5 essential tips for breaking a gaming World Record (from an official Guinness adjudicator)

The Guinness World Records 2012: Gamer's Edition is out now, showcasing the very best of gaming's achievements. But while the tales of triumph covered in the book make for great reading, you rarely hear about the failed attempts. Which is why we asked official GWR adjudicator Gaz Deaves to tell us about some of the most painful failures he's witnessed. Over to you, Gaz:

The rocky road to record-breaking glory is a long, treacherous path littered with the remains of those who dared to tread but failed to finish. While supermen like Justin Towell (GamesRadar's three-times gaming record holder) may make it seem easy to claim your own slice of record breaking glory; the reality is very different. Here are five of the most common mistakes made by aspiring gaming record-breakers:

1. If you’re organising a group record, make sure you have enough people

Some of the records in the Gamer's Edition are all about big groups of gamers getting together and playing together – for example, the largest handheld game console party consisted of 1,019 participants and took place in Las Vegas, Nevada, in August 2011. These are some of the most fun records to attempt and take part in because it’s basically a bunch of guys hanging out and playing LovePlus or whatever.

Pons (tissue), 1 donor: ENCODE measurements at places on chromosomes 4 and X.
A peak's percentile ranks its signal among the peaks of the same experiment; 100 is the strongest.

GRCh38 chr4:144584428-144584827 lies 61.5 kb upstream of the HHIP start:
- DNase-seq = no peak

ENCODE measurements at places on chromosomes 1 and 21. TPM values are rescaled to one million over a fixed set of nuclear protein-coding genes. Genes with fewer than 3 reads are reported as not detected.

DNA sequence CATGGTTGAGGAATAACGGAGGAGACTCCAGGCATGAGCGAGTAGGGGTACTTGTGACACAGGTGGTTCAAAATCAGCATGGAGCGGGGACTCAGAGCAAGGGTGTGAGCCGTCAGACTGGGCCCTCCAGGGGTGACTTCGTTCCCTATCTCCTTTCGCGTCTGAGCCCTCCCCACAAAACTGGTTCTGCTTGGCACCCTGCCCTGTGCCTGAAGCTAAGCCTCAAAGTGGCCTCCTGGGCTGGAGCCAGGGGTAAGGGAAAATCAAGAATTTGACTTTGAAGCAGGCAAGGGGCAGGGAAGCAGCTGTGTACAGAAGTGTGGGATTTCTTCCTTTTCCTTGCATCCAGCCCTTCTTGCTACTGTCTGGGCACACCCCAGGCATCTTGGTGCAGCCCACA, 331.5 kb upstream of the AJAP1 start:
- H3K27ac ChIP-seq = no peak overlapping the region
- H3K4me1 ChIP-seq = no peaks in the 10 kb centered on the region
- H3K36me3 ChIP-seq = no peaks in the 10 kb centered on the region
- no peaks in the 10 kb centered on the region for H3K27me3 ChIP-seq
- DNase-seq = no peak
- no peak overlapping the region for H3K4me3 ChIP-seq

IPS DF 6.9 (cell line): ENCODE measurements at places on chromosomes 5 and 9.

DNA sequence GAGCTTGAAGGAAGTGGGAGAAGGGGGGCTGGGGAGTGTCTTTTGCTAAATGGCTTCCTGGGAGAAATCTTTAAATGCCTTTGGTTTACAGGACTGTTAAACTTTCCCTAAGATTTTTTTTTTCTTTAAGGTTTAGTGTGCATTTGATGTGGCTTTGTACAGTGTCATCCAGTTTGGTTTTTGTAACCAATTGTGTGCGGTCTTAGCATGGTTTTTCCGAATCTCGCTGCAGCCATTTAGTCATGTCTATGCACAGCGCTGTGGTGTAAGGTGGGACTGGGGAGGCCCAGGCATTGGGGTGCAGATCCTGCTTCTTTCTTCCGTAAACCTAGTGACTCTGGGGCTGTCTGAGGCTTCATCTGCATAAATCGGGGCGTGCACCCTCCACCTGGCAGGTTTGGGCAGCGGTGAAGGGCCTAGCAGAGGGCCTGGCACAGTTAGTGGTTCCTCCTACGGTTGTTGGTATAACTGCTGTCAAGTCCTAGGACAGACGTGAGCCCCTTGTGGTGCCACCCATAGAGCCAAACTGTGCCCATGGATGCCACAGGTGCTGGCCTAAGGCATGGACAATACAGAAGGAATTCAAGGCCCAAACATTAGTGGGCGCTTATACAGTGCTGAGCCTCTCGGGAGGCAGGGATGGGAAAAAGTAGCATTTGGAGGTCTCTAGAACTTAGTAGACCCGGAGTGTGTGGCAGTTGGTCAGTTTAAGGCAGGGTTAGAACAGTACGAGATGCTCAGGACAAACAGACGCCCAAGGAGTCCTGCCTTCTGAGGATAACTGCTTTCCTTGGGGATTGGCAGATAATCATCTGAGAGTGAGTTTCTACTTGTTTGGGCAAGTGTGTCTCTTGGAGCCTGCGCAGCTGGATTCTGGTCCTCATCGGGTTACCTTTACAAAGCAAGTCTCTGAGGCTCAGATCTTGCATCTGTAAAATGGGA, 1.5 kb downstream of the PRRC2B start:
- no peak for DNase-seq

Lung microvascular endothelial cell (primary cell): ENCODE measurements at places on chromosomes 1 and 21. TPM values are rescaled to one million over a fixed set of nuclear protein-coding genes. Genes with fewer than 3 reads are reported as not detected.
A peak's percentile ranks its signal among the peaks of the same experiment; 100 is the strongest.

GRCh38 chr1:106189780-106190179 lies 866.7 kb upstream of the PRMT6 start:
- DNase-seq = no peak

Above: This is the actual largest gathering of people dressed as Mario, achieved by 230 participants at an event organized by Red Star Macalline Home Furniture Shopping Mall in Chifeng City, Inner Mongolia Autonomous Region, China, on 18 August 2010

The problem is you need to be super organised. No one likes to see nice people fail at something they really want. OK, some people do, but they’re horrible. Easily the most awkward moments of my life have been when I’ve had to get up on stage in front of a crowd and call them losers because they have 100 people playing DS instead of 1,000.

Advice: Make more friends.

2. Get the right venue

We all game at home. It’s the most natural place in the world: sofa, headset, big-screen TV, bliss. However, record attempts DO NOT live at home: many of them need to be done in a public place as this makes it much harder to fake. Finding a public place that’ll support your attempt shouldn’t be hard, but it breaks my heart to think of the number of records I’ve had to reject because they couldn’t be bothered to JUST FIND SOMEWHERE OTHER THAN THEIR PARENTS’ BASEMENT TO DO THE ATTEMPT!

Advice: Go to your local indie games shop and ask them if they‘ll help out. Plenty of small games retailers can easily handle staying open a little longer, plus it gives them something to tell the local paper about!

Above: The longest marathon playing a videogame lasted 109 hours exactly and was achieved by Tony Desmet, Jesse Rebmann and Jeffrey Gammon (all Belgium) who played Assassin's Creed Brotherhood at the GUNKtv World Record Gaming Event in Antwerp, Belgium, from 18-22 December 2010. Not in the bedroom of Joe Schmoe

Next up? Anger management...

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